What if someone who is notoriously anti elf, or who has a history of loving elf BDSM requested a drawing from you that specifically required anti elf statements or elf bdsm to be  displayed, you refuse which you have established is their legal right. But after you refuse they walk their request back to something that you would approve of creating for any other customer even though you know they will alter it after purchase to meet their initial desires. Do you have a right then to deny the service?

    In the same vein, what if both of these individuals never asked for an anti elf, or BDSM elf drawing, but instead just a regular drawing, and then you find out that individual is the leader of an anti elf movement, or elf bdsm club, do you then have the right to refuse to make the drawing you would accept to make for anyone else based on the arena they will present it, or post alterations you suspect they will make?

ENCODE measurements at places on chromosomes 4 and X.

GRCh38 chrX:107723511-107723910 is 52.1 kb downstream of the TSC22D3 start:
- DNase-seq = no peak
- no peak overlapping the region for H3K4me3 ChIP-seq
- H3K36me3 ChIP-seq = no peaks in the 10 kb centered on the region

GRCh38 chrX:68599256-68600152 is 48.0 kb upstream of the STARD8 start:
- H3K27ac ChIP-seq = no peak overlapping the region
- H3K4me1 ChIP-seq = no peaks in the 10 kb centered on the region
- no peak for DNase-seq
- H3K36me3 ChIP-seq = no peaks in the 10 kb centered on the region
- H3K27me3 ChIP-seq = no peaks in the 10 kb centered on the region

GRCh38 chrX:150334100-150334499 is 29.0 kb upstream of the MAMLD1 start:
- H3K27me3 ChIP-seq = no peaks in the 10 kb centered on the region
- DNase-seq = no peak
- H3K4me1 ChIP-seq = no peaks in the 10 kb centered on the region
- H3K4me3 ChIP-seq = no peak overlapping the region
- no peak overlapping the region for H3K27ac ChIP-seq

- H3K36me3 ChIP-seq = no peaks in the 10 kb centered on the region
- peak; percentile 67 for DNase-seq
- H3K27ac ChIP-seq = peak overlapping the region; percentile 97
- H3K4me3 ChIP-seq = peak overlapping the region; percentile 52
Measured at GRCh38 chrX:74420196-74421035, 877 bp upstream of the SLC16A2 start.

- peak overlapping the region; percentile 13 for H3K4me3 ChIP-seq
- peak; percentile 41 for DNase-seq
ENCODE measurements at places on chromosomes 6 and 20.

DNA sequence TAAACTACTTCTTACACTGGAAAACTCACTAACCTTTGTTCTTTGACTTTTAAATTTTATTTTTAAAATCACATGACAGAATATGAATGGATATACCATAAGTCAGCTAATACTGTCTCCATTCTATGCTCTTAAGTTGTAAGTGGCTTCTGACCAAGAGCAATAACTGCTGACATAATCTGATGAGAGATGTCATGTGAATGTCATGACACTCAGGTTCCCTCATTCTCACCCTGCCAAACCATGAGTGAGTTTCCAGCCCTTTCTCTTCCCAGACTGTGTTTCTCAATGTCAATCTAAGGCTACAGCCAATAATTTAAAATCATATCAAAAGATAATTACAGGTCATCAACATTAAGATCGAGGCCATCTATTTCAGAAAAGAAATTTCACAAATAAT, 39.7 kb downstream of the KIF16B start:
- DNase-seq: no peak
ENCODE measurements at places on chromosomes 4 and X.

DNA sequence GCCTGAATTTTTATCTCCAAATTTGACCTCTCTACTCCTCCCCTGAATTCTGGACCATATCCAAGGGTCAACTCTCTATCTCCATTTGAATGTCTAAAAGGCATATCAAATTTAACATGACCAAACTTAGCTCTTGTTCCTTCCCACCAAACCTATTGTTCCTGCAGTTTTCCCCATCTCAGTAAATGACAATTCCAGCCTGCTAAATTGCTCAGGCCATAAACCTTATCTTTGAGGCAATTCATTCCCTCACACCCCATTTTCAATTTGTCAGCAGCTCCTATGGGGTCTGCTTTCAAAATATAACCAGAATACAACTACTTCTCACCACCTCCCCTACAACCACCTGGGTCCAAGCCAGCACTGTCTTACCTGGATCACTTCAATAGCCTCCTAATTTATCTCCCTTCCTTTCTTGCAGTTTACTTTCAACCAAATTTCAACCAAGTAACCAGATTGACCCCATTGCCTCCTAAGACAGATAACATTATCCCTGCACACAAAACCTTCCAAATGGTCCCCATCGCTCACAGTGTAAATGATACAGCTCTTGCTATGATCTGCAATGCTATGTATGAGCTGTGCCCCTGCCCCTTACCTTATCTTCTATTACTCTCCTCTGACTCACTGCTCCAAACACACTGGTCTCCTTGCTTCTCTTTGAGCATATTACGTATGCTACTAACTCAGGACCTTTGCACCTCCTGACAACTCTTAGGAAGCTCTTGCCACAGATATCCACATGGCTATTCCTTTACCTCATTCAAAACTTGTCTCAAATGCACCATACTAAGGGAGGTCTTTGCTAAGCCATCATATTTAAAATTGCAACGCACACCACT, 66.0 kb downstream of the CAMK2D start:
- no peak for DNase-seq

My answer to both of these scenarios is no, you don't have the right to refuse these services. If it is a drawing similar in content to drawings you decide to drawer prior to and after their request that lacks the anti or Bdsm content, then you deserve to be sued or prosecuted for discrimination. You mention not wanting to have your name next to something you don't agree with, which could become the case if they alter the product after buying it, I believe it is your responsibility to document your work prior to turning it over so that when a question arises about what your name is next to, you can present evidence to the public to prove what was yours and what alterations were made. If I went to an artists store and told them I intend to draw a swastika on their painting after purchase I don't believe they have a right to refuse me service, as all alterations would be made by me after the property was legally my own.